In 1919 Emil Molt[?], on behalf of workers of the Waldorf-Astoria cigarette factory in Stuttgart, invited him to lecture on the topic of education. This, and subsequent lectures, formed the basis for the Waldorf School movement - the largest independent schooling system in the world. As of 2001, there are over 600 schools worldwide, with over 150 of them in United States, Canada, and Mexico.

Architecture, Eurythmy and Free Spiritual Culture

Steiner developed an organic style of Architecture for the building of the first Goetheanum in Dornach[?], Switzerland in 1913, as a School for Spiritual Science.

It was subsequently burned down by arsonists on New Year's eve 1922. Several surrounding buildings which he designed (the Glasshaus, Haus Duldeck, the Transformerhaus, etc.) survived the blaze.

Construction of a second Goetheanum[?] building began on the same site shortly before he died in 1925. It was concieved as an organic extension and metamorphosis of the first building, inspiring and pre-dating architects such as: Le Corbusier, and Eero Saarinen's Kennedy Airport[?] (1962).

The Goetheanum was seen as a cultural centre which included activities in scientific and mathematical research, biodynamic farming[?], medicine, and schools of drama, speech, painting, and sculpture.

It was within the Society that he met his wife Marie von Sivers, with whom he developed a new artform that also has therapeutic uses, known as Eurythmics (German: "Eurythmie") -- sometimes referred to as 'visible speech'. Performances are still held at the Goetheanum in Dornach, and at various theatres throughout the world. There are now a number of Eurythmy schools where a full four-year training is given.

As a Sculptor, his primary work was The Representative of Humanity(1922). This enourmous work is on display at the Goetheanum in Dornach.

As Playwright, he wrote four 'Mystery Dramas' between the years 1909 - 1913, including ' The Portal of Initiation', and 'The Soul's Awakening'. They are still performed today.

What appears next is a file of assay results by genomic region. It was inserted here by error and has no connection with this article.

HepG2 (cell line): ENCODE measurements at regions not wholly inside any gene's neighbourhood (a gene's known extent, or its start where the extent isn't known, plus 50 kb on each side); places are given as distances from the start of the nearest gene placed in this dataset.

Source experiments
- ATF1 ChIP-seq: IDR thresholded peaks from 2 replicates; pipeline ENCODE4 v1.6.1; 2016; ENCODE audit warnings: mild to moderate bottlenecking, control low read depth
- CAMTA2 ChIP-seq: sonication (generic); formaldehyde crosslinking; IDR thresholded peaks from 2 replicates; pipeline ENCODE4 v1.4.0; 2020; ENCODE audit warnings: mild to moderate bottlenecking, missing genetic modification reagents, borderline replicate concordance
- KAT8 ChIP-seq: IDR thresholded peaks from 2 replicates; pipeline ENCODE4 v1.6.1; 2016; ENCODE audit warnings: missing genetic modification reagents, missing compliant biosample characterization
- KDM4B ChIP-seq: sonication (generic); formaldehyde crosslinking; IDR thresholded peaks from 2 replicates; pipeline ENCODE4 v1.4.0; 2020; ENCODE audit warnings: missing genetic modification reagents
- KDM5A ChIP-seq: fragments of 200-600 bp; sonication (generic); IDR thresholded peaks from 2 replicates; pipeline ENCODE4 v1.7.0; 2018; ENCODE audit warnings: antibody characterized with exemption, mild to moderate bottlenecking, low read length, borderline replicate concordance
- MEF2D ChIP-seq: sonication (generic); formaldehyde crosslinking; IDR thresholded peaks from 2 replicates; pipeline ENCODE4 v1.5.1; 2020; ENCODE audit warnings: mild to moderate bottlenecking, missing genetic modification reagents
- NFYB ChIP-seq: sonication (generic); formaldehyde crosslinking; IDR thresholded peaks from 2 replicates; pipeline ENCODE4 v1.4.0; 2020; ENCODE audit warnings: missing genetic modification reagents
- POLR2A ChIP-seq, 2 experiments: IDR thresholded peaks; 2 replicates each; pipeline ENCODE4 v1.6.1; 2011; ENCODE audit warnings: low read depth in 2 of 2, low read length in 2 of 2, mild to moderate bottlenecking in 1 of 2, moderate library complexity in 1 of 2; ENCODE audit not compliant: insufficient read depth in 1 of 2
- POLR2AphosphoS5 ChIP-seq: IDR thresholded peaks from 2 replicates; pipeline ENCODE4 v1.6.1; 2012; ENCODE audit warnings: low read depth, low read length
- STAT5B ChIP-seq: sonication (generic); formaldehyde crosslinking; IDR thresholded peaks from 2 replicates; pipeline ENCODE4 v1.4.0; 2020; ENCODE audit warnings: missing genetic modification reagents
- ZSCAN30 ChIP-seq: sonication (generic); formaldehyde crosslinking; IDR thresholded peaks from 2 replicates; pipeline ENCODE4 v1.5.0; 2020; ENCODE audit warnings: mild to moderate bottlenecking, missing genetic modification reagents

Weleda, Biodynamic Farming, Camphill

A philosophic basis rooted in a practical sensibility yielded continuations to his work. In 1921, pharmacists and physicians gathered under Steiner's guidance to create a pharmacuitical called Weleda, which now distributes natural medical products worldwide.

In 1924, a lecture to a group of farmers concerned about the destructive trend of 'scientific farming' originated the practice of Biodynamic Agriculture[?], which is now practiced throughout much of Europe.

In 1939, Doctor Karl Konig founded the Camphill Movement[?] in Scotland as a place to provide treatment for children with severe learning disabilities. There are currently more than a dozen Camphill Villages and eight Colleges providing a home for more than 1000 residents.

Social Threefolding

Steiner also developed a new system of Economics called Threefold Social-Economics (also often referred to as Social Threefolding[?]). The three independent members of this system are: i) the Economic sphere, ii) the sphere of Civil Rights, and iii) the Cultural sphere. Within this system, the establishement of Associations allows an intelligent and human mediation of supply and demand between consumers and producers.

To this end, the RSF (Rudolf Steiner Foundation) was incorporated in 1984, and provides 'charitable innovative financial services'.

Selected Bibliography

Amongst two dozen books, and over 6000 published lectures, some of the more significant works include:

  • The Philosophy of Freedom (1894)
  • Friedrich Nietzsche, Fighter for Freedom (1895)
  • The Theory of Knowledge Implicit in Goethe's World-Conception (1886)
  • The Education of a Child (1907) [Waldorf Education]
  • Theosophy (1904)
  • An Outline of Occult Science (1913)
  • Four Mystery Dramas - The Soul's Awakening (1913)